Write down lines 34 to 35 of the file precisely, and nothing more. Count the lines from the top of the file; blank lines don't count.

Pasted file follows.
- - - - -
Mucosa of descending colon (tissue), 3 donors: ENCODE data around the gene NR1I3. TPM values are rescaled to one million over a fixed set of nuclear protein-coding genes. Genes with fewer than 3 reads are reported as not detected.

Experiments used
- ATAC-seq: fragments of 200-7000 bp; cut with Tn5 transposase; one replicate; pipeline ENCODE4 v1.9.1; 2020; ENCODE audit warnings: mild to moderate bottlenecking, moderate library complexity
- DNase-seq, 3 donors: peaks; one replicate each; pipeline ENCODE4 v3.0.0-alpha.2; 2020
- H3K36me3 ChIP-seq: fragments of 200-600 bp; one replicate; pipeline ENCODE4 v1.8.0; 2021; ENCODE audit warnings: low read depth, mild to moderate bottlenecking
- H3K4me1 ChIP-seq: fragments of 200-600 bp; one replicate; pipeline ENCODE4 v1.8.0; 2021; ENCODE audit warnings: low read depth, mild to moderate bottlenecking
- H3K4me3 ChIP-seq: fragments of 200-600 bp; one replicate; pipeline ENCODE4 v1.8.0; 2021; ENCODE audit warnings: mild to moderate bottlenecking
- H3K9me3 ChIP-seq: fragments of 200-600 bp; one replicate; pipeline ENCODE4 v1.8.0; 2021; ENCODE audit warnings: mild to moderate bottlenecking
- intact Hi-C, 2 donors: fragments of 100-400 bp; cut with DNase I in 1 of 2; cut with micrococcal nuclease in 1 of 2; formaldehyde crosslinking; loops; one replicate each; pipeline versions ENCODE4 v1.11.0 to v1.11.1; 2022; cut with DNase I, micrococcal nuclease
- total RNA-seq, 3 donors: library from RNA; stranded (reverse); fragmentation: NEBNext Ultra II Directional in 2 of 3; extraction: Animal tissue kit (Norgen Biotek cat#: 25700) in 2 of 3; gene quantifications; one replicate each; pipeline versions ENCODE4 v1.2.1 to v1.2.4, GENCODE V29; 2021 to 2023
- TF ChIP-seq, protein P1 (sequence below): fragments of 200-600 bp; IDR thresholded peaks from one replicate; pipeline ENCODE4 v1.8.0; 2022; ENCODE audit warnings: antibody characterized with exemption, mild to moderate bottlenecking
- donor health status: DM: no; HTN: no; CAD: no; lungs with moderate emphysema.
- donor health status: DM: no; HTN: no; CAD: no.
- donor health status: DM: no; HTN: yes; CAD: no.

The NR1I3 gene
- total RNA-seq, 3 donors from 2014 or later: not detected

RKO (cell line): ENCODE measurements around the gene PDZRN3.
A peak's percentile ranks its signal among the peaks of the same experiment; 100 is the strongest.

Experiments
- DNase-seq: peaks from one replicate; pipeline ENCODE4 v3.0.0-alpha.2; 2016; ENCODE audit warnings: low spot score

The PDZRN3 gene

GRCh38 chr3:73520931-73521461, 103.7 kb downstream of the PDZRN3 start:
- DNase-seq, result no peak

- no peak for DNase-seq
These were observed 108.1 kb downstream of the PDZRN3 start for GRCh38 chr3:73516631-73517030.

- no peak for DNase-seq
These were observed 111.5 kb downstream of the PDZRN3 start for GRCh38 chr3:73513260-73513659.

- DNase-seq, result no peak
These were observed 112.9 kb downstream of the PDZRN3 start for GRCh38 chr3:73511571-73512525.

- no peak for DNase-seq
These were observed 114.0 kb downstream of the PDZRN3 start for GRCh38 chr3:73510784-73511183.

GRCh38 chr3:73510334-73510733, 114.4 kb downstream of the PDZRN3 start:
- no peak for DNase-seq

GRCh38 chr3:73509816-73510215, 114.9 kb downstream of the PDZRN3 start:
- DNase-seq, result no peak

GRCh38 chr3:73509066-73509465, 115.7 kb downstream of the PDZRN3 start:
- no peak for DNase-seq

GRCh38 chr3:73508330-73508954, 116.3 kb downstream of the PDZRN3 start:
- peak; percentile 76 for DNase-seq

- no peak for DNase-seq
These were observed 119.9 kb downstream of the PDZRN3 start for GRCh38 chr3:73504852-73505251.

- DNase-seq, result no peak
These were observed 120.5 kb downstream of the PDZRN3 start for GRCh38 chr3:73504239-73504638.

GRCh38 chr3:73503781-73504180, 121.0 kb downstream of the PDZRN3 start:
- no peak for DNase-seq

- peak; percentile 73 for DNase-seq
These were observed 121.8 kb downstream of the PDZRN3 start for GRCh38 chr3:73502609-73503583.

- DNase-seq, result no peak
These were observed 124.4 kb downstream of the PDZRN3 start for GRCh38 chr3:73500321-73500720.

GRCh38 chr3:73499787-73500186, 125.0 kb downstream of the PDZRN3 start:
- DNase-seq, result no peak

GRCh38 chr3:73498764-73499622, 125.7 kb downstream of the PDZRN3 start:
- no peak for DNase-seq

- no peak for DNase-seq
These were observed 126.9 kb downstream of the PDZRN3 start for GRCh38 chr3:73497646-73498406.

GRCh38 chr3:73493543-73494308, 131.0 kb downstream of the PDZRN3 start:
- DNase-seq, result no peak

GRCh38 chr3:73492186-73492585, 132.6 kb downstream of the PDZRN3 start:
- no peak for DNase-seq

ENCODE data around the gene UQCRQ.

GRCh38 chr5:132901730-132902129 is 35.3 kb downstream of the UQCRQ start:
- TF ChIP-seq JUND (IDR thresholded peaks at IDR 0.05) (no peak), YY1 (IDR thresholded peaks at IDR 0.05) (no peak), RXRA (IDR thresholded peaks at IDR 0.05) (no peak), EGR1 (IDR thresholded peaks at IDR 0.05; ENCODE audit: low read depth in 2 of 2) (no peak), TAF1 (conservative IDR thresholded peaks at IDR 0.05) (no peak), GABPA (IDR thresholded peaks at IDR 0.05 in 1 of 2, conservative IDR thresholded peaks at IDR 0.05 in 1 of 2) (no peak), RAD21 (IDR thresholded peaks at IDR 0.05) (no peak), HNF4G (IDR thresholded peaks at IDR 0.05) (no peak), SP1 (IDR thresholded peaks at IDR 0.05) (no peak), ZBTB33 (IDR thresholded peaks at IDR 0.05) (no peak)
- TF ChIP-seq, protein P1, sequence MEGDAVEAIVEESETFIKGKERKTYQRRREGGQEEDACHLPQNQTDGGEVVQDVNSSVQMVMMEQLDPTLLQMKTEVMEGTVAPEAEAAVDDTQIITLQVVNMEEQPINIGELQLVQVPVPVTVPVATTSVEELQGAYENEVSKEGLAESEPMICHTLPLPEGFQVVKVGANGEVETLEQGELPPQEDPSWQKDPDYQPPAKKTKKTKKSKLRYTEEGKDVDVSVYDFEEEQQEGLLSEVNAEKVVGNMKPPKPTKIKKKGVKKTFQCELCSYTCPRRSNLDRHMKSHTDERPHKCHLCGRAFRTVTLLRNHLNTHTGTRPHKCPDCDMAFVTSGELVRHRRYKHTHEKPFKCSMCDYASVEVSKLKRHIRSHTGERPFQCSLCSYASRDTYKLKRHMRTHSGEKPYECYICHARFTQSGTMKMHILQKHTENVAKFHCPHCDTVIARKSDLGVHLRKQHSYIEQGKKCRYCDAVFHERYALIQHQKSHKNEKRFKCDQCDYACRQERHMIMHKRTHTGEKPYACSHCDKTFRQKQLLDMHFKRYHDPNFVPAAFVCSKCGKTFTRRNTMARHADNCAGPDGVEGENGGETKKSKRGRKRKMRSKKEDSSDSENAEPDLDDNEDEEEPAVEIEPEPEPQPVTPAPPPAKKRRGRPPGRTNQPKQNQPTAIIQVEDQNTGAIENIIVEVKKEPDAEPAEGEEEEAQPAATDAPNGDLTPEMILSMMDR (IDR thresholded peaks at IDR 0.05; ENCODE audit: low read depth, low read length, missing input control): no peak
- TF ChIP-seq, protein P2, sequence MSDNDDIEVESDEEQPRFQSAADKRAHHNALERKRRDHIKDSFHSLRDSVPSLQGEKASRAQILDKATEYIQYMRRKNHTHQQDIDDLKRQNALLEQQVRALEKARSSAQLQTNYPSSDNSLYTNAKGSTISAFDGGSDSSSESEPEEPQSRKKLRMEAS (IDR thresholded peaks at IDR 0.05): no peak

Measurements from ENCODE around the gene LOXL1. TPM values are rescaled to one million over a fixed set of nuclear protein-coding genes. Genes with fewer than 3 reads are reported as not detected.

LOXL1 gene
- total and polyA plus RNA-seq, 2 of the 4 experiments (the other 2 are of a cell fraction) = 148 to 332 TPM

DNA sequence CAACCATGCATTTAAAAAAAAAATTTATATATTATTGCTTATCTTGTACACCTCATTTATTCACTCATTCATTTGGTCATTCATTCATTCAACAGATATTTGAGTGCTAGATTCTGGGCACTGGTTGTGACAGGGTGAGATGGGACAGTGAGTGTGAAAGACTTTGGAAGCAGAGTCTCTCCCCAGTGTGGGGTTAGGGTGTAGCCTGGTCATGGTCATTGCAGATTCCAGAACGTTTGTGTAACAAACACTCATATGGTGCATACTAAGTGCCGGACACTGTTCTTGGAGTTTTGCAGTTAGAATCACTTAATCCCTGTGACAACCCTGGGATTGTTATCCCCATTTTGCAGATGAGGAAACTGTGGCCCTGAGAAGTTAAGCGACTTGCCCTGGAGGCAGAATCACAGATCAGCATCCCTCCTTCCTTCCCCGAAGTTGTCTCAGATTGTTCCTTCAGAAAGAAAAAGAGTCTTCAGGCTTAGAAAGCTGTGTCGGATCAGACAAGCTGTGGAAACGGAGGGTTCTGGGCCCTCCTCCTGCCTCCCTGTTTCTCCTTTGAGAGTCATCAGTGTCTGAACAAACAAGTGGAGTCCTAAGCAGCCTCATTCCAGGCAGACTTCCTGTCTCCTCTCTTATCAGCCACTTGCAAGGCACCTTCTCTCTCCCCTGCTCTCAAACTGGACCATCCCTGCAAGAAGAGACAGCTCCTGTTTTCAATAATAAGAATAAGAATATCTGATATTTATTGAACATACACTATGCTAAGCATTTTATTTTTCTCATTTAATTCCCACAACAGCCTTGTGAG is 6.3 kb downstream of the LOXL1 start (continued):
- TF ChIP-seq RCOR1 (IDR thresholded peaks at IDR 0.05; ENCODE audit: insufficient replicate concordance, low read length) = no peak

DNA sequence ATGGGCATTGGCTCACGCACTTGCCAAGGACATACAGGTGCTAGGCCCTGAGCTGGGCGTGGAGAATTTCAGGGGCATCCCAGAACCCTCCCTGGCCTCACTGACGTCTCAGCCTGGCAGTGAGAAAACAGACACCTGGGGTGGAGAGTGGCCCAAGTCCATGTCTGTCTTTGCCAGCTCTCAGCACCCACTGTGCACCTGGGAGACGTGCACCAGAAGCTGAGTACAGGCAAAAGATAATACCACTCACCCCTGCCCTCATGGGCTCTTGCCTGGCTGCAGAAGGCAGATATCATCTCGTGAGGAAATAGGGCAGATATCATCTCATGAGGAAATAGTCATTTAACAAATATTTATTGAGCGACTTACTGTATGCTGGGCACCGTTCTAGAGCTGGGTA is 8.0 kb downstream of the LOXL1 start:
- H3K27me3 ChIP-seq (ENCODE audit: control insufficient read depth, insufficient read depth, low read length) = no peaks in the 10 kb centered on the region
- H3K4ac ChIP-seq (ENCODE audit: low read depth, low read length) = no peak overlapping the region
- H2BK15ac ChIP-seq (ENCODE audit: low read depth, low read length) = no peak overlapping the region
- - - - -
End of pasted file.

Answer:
GRCh38 chr3:73509816-73510215, 114.9 kb downstream of the PDZRN3 start:
- DNase-seq, result no peak